Definitions

from the GNU version of the Collaborative International Dictionary of English

  • adj. Dull; stupid.

from The Century Dictionary and Cyclopedia

  • Having a fat or dull wit; dull; stupid.

Etymologies

Sorry, no etymologies found.

Examples

  • Thou art so fat-witted, with drinking of old sack and unbuttoning thee after supper and sleeping upon benches after noon, that thou hast forgotten to demand that truly which thou wouldst truly know.

    The first part of King Henry the Fourth

  • Sam Clemens and Tillou, with a fat-witted, arrogant Prussian named Pfersdoff (Ollendorf) set out for Carson City.

    Mark Twain: A Biography

  • "Please understand that you are not dealing with a criminal, and I don't propose to be bulldozed by any fat-witted sleuths."

    The Paternoster Ruby

  • The fat-witted people in the City are not nice in their eating, quantity being more closely considered by them than quality.

    The Mirror of Literature, Amusement, and Instruction Volume 13, No. 351, January 10, 1829

  • For in France there was sterner work awaiting Fulke d'Arnaye, and he set about it: through seven dreary years he and Rougemont and Dunois managed, somehow, to bolster up the cause of the fat-witted King of Bourges (as the English then called him), who afterward became King Charles VII of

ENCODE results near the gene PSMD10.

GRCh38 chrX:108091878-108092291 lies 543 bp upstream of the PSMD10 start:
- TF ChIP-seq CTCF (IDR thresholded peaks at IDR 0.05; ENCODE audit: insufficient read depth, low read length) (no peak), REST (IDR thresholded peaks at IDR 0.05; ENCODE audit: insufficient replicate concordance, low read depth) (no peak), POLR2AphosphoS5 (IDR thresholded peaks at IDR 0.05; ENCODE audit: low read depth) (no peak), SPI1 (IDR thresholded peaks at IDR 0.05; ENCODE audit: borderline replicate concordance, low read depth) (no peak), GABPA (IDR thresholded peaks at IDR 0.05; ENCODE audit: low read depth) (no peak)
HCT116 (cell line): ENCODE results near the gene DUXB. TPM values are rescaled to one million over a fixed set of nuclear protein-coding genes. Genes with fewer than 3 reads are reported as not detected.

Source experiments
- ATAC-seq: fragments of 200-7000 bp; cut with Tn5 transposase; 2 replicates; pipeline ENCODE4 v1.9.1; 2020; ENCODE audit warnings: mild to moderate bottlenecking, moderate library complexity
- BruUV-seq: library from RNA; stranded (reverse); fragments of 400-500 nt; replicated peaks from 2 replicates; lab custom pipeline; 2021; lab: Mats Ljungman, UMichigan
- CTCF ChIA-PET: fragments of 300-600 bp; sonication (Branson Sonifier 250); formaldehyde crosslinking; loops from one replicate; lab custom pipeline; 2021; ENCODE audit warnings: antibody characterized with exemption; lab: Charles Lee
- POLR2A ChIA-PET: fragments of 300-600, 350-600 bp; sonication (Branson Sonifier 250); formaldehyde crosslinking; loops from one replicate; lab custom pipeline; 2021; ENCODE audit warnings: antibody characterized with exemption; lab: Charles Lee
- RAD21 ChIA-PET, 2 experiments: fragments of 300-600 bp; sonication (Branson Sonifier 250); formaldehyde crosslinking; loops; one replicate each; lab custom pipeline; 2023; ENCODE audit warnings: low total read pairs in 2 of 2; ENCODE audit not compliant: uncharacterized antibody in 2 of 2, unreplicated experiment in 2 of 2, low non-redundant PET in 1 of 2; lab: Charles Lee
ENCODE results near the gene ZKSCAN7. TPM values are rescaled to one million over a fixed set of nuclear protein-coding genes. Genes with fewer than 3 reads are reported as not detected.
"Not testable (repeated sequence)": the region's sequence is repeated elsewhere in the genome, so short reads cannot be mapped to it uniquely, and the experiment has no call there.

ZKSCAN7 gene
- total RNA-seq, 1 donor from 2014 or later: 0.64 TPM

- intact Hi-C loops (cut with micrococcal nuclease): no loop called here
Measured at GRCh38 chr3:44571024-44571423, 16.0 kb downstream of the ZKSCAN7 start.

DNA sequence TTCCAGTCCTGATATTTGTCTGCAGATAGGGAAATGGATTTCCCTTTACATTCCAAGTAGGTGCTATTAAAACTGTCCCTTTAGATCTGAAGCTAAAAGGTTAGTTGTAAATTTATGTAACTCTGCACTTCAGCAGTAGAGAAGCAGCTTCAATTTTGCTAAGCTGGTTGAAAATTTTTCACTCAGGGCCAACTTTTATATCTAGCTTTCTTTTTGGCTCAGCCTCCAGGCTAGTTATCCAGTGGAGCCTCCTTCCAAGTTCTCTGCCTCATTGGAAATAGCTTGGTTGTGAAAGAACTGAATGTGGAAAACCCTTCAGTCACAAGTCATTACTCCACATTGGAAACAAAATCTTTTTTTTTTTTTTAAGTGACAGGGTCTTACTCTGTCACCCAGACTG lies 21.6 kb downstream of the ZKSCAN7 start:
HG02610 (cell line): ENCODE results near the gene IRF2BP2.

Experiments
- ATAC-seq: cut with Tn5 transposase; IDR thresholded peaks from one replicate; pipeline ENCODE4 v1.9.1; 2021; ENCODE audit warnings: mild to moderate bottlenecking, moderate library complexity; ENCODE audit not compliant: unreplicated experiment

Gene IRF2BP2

The Line of Love Dizain des Mariages

  • Laventhrope's son, and the King would give vent to some especially fat-witted jest, and Ormskirk would apishly grin and applaud.

    Gallantry Dizain des Fetes Galantes

  • Thou art so fat-witted, with drinking of old sack, and unbuttoning thee after supper, and sleeping upon benches after noon, that thou hast forgotten to demand that truly which thou wouldst truly know.

    Act I. Scene II. The First Part of King Henry the Fourth

  • No; you would be at one with all other fat-witted people, and there was no greater blessing conceivable.

    The Certain Hour

  • “Thou art so fat-witted, with drinking of old sack, and unbuttoning thee after supper, and sleeping upon benches after noon, that thou hast forgotten to demand that truly which thou wouldst truly know ....”

    The Man Shakespeare

  • They're so fat-witted you positively ache -- they so tempt you to pull the wool over their eyes.

    In the Bishop's Carriage

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